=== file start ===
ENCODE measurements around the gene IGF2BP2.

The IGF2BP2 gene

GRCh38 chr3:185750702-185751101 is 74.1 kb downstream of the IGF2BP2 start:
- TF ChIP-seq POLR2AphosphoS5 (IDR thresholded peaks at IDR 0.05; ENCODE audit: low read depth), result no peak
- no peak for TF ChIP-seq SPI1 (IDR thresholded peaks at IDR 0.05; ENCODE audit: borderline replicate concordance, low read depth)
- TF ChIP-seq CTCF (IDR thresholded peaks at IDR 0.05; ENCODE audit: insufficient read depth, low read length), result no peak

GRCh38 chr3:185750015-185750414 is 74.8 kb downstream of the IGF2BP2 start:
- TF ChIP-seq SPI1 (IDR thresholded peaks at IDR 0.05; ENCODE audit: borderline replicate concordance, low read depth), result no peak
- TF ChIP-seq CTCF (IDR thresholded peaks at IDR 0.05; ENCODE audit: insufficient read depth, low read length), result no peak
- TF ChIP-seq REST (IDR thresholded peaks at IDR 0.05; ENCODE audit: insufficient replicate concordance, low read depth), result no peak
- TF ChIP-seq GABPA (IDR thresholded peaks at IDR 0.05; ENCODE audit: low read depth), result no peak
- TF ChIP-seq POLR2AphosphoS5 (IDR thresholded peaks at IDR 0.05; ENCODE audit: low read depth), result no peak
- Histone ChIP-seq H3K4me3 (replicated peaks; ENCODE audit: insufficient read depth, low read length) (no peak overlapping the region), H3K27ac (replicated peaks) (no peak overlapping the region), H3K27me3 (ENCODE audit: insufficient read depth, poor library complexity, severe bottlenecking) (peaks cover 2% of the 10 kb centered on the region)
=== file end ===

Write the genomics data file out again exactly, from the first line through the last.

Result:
ENCODE measurements around the gene IGF2BP2.

The IGF2BP2 gene

GRCh38 chr3:185750702-185751101 is 74.1 kb downstream of the IGF2BP2 start:
- TF ChIP-seq POLR2AphosphoS5 (IDR thresholded peaks at IDR 0.05; ENCODE audit: low read depth), result no peak
- no peak for TF ChIP-seq SPI1 (IDR thresholded peaks at IDR 0.05; ENCODE audit: borderline replicate concordance, low read depth)
- TF ChIP-seq CTCF (IDR thresholded peaks at IDR 0.05; ENCODE audit: insufficient read depth, low read length), result no peak

GRCh38 chr3:185750015-185750414 is 74.8 kb downstream of the IGF2BP2 start:
- TF ChIP-seq SPI1 (IDR thresholded peaks at IDR 0.05; ENCODE audit: borderline replicate concordance, low read depth), result no peak
- TF ChIP-seq CTCF (IDR thresholded peaks at IDR 0.05; ENCODE audit: insufficient read depth, low read length), result no peak
- TF ChIP-seq REST (IDR thresholded peaks at IDR 0.05; ENCODE audit: insufficient replicate concordance, low read depth), result no peak
- TF ChIP-seq GABPA (IDR thresholded peaks at IDR 0.05; ENCODE audit: low read depth), result no peak
- TF ChIP-seq POLR2AphosphoS5 (IDR thresholded peaks at IDR 0.05; ENCODE audit: low read depth), result no peak
- Histone ChIP-seq H3K4me3 (replicated peaks; ENCODE audit: insufficient read depth, low read length) (no peak overlapping the region), H3K27ac (replicated peaks) (no peak overlapping the region), H3K27me3 (ENCODE audit: insufficient read depth, poor library complexity, severe bottlenecking) (peaks cover 2% of the 10 kb centered on the region)